My book talk: Starting with one person’s attempt to counteract negativity through small encouraging messages to anyone, The Kindness Rocks Project has grown into a worldwide movement trying to uplift everyone.

Chapters featuring quotations on

  • strength -“Never underestimate yourself”,
  • encouragement – “Let the beauty of what you love be what you do” – Rumi,
  • grief and healing – “Sometimes, something as simple as a smile can make all the difference”,
  • faith – “Live the way you want to be remembered”,
  • personal growth – “You can go your own way” – Fleetwood Mac, and
  • self-love – “Accentuate the positive”
    show example Kindness Rocks in picturesque natural settings and discuss the word or quotation painted on each one.

Sections on the Project’s origins and how to become involved by painting your own Kindness Rocks round out this handy collection, which reminds us to LeaveNoTrace and place our own #thekindnessrocksproject inspirational rocks in just the right places.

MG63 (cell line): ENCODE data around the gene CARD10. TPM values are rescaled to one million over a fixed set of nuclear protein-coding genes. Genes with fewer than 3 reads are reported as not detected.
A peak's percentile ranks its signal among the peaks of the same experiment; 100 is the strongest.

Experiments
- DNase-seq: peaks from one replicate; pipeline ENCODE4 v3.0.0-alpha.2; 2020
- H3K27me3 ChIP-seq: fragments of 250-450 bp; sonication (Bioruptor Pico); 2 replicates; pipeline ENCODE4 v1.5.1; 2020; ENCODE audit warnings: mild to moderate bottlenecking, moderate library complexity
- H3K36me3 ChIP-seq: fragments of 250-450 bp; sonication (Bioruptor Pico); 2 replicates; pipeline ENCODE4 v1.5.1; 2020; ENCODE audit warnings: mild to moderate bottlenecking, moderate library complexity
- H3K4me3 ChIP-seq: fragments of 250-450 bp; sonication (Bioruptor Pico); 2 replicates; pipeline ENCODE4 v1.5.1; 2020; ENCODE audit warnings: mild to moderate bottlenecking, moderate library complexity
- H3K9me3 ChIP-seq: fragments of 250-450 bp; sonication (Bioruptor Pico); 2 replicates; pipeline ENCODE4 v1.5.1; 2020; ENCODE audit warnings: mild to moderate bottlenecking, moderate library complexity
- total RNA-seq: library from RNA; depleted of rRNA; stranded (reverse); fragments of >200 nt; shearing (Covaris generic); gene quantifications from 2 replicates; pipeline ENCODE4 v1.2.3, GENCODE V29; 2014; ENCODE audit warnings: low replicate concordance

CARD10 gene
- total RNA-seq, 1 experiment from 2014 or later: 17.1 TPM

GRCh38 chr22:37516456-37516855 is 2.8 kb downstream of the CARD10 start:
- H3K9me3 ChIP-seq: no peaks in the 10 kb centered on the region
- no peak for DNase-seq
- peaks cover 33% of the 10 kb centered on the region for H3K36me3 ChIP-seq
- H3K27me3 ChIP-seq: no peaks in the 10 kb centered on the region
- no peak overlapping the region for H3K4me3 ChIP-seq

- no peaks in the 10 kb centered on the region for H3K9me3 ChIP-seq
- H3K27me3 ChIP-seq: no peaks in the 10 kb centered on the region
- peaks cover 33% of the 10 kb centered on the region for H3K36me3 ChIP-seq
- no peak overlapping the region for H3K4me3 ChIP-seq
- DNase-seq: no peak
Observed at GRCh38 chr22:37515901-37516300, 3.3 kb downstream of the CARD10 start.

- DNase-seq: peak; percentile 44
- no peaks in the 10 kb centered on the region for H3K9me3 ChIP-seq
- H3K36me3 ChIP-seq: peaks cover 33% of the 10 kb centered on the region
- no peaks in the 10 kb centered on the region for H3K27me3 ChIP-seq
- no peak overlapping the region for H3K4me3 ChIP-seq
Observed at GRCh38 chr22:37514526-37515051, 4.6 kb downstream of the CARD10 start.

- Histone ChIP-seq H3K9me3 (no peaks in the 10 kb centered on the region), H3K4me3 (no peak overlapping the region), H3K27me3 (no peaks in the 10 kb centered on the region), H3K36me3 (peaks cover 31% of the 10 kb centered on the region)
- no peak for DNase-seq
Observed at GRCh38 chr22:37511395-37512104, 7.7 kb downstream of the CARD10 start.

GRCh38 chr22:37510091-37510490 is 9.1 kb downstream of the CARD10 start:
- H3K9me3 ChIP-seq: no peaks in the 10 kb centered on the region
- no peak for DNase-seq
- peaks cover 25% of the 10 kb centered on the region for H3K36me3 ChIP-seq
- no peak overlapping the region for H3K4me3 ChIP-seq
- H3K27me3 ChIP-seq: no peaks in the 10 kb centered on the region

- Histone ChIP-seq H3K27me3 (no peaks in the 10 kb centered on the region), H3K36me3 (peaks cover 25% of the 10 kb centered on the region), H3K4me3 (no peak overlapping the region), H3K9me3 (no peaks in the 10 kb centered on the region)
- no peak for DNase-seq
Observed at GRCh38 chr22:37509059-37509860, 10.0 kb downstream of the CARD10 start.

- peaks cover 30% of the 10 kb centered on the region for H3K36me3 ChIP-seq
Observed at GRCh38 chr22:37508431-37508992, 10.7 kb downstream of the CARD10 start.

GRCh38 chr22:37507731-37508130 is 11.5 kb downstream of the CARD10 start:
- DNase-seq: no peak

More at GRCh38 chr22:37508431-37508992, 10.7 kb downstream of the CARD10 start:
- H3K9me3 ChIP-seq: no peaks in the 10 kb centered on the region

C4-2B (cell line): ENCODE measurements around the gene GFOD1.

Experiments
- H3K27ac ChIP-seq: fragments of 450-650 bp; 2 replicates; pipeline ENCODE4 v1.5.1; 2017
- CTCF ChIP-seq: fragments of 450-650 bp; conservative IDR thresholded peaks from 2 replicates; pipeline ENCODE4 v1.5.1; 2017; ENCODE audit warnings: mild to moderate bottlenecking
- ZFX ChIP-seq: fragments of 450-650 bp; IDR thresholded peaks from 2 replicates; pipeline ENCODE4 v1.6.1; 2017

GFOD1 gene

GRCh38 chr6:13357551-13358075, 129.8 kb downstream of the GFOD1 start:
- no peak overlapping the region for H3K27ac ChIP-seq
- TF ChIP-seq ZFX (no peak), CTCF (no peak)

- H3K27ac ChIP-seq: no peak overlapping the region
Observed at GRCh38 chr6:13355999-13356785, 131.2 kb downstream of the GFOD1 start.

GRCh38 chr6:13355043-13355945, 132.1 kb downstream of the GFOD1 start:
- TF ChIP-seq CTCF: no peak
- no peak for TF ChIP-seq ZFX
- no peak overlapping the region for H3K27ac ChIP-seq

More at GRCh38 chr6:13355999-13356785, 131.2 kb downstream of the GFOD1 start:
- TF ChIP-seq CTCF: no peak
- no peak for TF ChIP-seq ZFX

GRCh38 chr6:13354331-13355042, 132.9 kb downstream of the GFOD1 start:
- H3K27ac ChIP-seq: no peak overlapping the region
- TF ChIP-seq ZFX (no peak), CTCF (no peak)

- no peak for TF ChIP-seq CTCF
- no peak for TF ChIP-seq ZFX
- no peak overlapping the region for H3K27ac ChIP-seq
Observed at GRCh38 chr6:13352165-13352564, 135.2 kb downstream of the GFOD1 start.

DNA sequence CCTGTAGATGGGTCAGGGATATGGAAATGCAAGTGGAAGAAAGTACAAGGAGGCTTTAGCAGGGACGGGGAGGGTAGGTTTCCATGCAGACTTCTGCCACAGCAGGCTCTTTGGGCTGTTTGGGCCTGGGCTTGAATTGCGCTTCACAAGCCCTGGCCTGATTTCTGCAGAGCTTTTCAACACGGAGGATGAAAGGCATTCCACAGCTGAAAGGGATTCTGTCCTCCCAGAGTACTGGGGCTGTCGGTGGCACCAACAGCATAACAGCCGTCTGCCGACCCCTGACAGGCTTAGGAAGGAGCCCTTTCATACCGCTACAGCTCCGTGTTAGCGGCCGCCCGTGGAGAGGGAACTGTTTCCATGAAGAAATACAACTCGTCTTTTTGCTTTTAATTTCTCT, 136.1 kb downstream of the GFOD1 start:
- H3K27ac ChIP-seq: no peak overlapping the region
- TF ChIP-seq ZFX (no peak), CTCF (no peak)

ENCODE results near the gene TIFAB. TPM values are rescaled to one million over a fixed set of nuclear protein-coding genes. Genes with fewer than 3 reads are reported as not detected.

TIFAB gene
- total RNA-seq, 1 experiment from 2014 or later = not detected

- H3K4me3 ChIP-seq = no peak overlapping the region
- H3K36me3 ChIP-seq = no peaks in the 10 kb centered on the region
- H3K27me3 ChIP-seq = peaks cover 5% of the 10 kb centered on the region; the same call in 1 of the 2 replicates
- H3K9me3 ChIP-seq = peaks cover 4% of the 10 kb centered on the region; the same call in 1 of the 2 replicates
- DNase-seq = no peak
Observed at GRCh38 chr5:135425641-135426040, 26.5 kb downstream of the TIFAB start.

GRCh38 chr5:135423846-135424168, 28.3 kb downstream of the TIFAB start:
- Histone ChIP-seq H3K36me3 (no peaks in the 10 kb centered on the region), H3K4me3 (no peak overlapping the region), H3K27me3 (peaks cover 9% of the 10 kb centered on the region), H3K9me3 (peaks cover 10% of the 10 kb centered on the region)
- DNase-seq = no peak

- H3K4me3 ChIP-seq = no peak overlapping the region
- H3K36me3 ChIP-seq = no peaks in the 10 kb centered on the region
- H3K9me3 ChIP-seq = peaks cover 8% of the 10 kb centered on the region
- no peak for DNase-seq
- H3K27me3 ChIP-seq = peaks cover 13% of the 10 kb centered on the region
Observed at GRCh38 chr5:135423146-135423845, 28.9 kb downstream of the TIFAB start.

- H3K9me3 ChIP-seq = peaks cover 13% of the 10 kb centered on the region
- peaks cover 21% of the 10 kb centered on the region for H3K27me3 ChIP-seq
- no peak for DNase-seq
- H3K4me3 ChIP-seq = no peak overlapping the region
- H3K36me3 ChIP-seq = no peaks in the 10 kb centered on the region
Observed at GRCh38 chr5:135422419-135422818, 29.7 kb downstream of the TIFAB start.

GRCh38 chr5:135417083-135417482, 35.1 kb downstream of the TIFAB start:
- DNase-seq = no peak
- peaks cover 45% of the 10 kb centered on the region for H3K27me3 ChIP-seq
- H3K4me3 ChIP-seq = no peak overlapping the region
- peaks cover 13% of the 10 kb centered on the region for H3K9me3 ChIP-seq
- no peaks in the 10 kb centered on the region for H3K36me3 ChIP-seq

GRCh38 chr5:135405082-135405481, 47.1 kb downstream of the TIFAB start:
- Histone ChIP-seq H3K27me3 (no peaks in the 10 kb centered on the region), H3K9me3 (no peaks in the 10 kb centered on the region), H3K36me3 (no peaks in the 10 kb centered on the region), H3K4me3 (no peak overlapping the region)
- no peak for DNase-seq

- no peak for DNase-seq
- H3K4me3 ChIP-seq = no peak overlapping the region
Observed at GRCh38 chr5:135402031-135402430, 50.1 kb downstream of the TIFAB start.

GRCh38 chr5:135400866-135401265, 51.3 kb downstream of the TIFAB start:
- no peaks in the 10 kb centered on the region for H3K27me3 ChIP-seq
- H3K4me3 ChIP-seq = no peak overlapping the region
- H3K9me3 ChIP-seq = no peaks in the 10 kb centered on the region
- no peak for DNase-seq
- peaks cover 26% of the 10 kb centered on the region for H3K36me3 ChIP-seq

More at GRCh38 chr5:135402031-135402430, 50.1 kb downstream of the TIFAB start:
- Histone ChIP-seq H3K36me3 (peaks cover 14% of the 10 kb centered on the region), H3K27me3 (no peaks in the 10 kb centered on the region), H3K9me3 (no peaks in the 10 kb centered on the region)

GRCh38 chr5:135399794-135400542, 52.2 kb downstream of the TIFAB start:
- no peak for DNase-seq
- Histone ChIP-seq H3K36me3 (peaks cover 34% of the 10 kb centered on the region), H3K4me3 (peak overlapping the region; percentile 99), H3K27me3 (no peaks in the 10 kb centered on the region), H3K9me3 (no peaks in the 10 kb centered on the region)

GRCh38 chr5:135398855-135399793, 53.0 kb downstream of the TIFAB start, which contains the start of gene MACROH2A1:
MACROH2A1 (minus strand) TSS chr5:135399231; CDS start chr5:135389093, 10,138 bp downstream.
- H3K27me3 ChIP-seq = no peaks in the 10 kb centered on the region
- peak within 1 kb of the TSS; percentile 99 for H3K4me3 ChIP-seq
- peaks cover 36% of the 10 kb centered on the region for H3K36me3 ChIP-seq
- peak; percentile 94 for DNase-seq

Can EVANGELINE OF THE BAYOU stop the evil? #mglit by Jan Eldredge (book review)

book cover of Evangeline of the Bayou, by Jan Eldredge. Published by Balzer+Bray | recommended on BooksYALove.com

Gator-skin boots with silver tips,
brain full of remedy recipes,
heart full of worries…

Evangeline has to be braver than ever when the otherworldly forces affecting their client in the too-busy city send Gran to the hospital, leaving the haunt-huntress-in-training to complete their mission – with the help of Julian, who will have to push past his self-imposed limits to save his mother.

Johnny revenants from Civil War battlefields and bayou banshees are easy to banish compared to the evil preparing to pounce on the Crescent City!

Is there a power within you that you’re just waiting to manifest?
**kmm